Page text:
light, shining on an exaggeratedly muscular, mannered nude body that is also an
embodiment of History. The history in question here is no doubt that of Hungary, of the
ancient tribes of the Carpathian basin, and yet it could be an elegy for many other peoples
and nations. In another larger, very beautiful work titled Monument: Dreams, Desires &
Ambitions (2005) we see several blocks of ruined stone, rising from the still surface of a
lake bounded by mist-obscured trees. Standing erect on one of these ruined plinths, a one-
armed statue of a woman throws back her head and lets loose an arc of golden rovás,
barely visible against the dim sky. Both works bring to mind the haunting lament of Psalm
137: “By the waters of Babylon, there we wept.”

 A long time instructor and now Professor Emeritus at the Cleveland Institute of Art (where
Kozmon received his degree in 1982), Larry Krause is a painter’s painter, as interested in
the subtle qualities of his materials as in thematic concerns. If a Kozmon is instantly
recognizable because of its unworldly illumination, a quality of visual vibrato is the hallmark
of Krause’s paintings. The two men pulling on ropes, for instance, aren’t situated in real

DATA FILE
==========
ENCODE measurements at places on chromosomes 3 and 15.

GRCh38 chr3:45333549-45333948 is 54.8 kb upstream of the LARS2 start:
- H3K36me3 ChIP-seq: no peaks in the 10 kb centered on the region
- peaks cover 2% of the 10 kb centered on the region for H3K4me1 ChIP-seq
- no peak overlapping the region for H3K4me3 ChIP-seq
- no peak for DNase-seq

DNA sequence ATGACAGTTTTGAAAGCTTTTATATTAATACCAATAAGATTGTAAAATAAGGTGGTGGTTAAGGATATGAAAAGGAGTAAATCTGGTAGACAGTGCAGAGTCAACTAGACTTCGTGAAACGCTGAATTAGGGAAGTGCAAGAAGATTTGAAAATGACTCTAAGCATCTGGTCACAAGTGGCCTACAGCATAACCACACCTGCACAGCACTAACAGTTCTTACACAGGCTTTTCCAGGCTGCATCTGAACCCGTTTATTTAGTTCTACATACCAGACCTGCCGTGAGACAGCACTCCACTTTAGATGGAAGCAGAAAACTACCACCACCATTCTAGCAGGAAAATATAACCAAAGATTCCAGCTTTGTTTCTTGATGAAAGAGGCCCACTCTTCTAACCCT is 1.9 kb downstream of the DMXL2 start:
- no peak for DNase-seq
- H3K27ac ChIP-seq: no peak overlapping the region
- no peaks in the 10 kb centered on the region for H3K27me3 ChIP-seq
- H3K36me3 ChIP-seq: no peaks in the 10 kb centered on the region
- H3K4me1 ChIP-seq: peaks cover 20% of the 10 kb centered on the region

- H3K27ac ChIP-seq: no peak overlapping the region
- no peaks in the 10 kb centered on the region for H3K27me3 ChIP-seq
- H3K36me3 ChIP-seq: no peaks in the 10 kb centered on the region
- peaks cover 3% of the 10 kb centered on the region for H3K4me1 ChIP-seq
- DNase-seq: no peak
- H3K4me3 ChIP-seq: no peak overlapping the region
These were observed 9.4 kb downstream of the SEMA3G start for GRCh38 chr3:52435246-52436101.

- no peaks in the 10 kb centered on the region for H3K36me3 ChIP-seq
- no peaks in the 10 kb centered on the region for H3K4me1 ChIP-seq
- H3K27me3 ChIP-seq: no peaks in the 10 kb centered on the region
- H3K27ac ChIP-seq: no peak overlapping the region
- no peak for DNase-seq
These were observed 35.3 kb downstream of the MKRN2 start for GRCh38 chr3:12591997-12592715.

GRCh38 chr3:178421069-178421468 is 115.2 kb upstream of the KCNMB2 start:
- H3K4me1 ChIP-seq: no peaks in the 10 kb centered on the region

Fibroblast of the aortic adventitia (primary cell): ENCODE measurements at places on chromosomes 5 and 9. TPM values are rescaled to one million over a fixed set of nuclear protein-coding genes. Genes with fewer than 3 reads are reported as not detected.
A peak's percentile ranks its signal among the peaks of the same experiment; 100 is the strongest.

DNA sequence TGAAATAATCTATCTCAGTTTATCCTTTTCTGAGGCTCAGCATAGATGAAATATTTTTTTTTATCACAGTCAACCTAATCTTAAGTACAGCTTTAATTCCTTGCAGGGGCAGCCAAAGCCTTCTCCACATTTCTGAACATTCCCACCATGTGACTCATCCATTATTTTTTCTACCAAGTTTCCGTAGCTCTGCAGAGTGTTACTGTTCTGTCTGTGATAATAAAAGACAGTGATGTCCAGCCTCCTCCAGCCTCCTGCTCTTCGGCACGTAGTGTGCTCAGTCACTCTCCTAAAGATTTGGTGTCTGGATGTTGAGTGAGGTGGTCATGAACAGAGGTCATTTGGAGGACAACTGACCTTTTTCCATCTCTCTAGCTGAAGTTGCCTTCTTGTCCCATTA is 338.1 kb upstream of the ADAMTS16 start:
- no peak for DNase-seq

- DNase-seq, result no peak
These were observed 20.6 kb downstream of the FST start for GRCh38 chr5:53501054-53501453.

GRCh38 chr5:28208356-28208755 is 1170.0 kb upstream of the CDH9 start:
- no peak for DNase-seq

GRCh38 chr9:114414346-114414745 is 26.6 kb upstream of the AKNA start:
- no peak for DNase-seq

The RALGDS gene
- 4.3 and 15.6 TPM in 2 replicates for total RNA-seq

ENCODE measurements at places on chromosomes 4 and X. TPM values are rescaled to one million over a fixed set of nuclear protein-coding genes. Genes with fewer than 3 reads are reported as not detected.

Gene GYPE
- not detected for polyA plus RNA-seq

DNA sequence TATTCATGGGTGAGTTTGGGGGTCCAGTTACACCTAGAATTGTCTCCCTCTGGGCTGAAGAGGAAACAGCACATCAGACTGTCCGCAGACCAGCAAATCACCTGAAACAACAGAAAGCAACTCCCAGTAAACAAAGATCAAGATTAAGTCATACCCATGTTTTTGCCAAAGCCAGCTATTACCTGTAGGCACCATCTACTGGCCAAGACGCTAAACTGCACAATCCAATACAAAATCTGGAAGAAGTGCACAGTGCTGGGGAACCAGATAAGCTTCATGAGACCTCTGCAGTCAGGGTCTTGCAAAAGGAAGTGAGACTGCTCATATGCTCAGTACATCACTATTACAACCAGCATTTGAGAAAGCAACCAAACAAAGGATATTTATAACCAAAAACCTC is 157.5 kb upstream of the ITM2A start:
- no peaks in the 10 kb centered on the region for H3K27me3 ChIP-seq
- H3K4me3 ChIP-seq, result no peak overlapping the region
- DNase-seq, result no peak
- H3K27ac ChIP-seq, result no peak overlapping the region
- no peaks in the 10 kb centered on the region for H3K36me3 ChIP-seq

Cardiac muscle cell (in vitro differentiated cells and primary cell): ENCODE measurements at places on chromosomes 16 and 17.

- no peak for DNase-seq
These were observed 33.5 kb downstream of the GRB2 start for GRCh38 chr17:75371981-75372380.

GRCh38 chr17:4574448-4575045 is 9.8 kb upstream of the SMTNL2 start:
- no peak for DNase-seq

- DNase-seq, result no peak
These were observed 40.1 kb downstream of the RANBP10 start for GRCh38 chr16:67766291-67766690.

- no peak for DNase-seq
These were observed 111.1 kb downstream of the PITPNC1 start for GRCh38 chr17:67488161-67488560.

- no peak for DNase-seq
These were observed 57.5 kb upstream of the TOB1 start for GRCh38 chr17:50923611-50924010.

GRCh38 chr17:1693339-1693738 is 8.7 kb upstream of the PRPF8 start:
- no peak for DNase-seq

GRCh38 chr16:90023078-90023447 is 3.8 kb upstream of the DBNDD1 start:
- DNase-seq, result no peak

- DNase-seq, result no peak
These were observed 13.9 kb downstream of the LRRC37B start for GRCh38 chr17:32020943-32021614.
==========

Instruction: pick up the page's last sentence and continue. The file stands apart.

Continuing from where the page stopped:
space or time, any more than Kozmon’s figures are; instead, they’re surrounded –
engulfed almost – and defined by a dense field of short, curving gray and white paint
strokes. It’s more like an energy field than anything, pulsing around them, as if the intensity
of their effort were churning and thickening the ait itself.

In his 2001 Rope Dancer(s) Krause depicts a man and a girl standing on what appears to
be a stage. Krause says he worked as a window designer at a downtown department store
early in his career, and the narrow proscenium typical of both window design and ancient
Greek and Roman painting is typical of his work. Like actors in a live performance, his
characters are visible from head to foot and often stand near the bottom of the canvas, as
if just beyond the footlights. In Rope Dancer(s) the man is seen from the back as he tugs
at one of many red ropes that dangle from a height beyond the top margin of the work. To
the right a girl in a leotard stands in a solemn plié, facing him. Behind them, running the
length of the canvas, a band of yellow strokes flickers and flares mysteriously, intersected
by the tangle of red ropes. These seem almost like veins, and the man and the girl like
symbols in an allegory – but what’s it really all about? Mainly, Krause creates a strong
sense of charged, intimate space that eludes any pat explication.

Among the attributes of painting as an art is its ability to evoke a highly personal range of
emotional responses that seem to measure the distance between the hand that made them
and the eye of the beholder – the immeasurable yet infinitesimal distances that separates
one human being from another. In their long careers both Krause and Kozmon have
rubbed such distances together with considerable finesse, building the exciting, perilous
friction that can warm and sometimes ignite a viewer’s gaze.

[Free Times 3/28/07]